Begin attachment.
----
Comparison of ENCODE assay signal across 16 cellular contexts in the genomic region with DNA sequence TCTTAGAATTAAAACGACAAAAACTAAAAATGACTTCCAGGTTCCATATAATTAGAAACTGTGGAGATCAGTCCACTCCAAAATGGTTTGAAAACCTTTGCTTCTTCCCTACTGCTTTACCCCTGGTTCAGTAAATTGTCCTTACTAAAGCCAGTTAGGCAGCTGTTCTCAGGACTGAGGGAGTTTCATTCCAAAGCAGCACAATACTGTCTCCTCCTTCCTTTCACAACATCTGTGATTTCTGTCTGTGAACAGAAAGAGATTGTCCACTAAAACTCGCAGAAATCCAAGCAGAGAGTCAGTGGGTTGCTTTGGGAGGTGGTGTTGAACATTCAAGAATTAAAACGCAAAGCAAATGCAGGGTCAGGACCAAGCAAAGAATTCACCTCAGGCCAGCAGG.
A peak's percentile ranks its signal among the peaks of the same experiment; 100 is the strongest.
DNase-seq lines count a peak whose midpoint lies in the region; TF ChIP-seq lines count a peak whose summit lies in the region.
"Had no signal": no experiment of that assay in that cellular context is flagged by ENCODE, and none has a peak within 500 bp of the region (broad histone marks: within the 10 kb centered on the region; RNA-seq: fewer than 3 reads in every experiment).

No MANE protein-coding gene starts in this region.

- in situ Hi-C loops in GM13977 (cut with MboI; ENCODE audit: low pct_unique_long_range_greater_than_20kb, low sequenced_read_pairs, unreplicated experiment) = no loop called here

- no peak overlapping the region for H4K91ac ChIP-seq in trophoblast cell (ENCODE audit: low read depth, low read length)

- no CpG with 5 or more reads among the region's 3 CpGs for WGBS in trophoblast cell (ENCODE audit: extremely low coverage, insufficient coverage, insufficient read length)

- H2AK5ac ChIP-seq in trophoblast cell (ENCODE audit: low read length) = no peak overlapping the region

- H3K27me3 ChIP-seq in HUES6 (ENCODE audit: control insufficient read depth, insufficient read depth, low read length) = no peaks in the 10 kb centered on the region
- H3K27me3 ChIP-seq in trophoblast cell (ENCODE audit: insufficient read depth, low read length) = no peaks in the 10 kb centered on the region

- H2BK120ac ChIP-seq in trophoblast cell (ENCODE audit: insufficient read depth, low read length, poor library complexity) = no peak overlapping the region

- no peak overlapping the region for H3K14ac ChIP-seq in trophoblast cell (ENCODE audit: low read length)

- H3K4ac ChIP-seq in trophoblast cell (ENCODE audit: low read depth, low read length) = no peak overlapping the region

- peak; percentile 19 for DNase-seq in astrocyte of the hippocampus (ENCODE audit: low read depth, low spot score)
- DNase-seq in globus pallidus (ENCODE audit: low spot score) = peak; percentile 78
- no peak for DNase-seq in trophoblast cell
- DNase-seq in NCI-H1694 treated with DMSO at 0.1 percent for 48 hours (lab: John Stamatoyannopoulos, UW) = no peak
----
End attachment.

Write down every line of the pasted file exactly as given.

Comparison of ENCODE assay signal across 16 cellular contexts in the genomic region with DNA sequence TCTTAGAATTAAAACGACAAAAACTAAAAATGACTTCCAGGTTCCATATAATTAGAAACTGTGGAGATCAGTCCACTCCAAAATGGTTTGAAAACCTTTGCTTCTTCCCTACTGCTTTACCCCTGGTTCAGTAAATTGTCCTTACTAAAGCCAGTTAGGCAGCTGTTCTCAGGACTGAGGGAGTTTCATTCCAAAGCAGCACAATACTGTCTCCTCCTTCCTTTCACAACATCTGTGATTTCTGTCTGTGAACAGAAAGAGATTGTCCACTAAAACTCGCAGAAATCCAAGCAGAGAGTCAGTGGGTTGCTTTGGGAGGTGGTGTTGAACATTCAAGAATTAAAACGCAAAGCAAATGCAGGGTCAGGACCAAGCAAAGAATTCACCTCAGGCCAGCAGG.
A peak's percentile ranks its signal among the peaks of the same experiment; 100 is the strongest.
DNase-seq lines count a peak whose midpoint lies in the region; TF ChIP-seq lines count a peak whose summit lies in the region.
"Had no signal": no experiment of that assay in that cellular context is flagged by ENCODE, and none has a peak within 500 bp of the region (broad histone marks: within the 10 kb centered on the region; RNA-seq: fewer than 3 reads in every experiment).

No MANE protein-coding gene starts in this region.

- in situ Hi-C loops in GM13977 (cut with MboI; ENCODE audit: low pct_unique_long_range_greater_than_20kb, low sequenced_read_pairs, unreplicated experiment) = no loop called here

- no peak overlapping the region for H4K91ac ChIP-seq in trophoblast cell (ENCODE audit: low read depth, low read length)

- no CpG with 5 or more reads among the region's 3 CpGs for WGBS in trophoblast cell (ENCODE audit: extremely low coverage, insufficient coverage, insufficient read length)

- H2AK5ac ChIP-seq in trophoblast cell (ENCODE audit: low read length) = no peak overlapping the region

- H3K27me3 ChIP-seq in HUES6 (ENCODE audit: control insufficient read depth, insufficient read depth, low read length) = no peaks in the 10 kb centered on the region
- H3K27me3 ChIP-seq in trophoblast cell (ENCODE audit: insufficient read depth, low read length) = no peaks in the 10 kb centered on the region

- H2BK120ac ChIP-seq in trophoblast cell (ENCODE audit: insufficient read depth, low read length, poor library complexity) = no peak overlapping the region

- no peak overlapping the region for H3K14ac ChIP-seq in trophoblast cell (ENCODE audit: low read length)

- H3K4ac ChIP-seq in trophoblast cell (ENCODE audit: low read depth, low read length) = no peak overlapping the region

- peak; percentile 19 for DNase-seq in astrocyte of the hippocampus (ENCODE audit: low read depth, low spot score)
- DNase-seq in globus pallidus (ENCODE audit: low spot score) = peak; percentile 78
- no peak for DNase-seq in trophoblast cell
- DNase-seq in NCI-H1694 treated with DMSO at 0.1 percent for 48 hours (lab: John Stamatoyannopoulos, UW) = no peak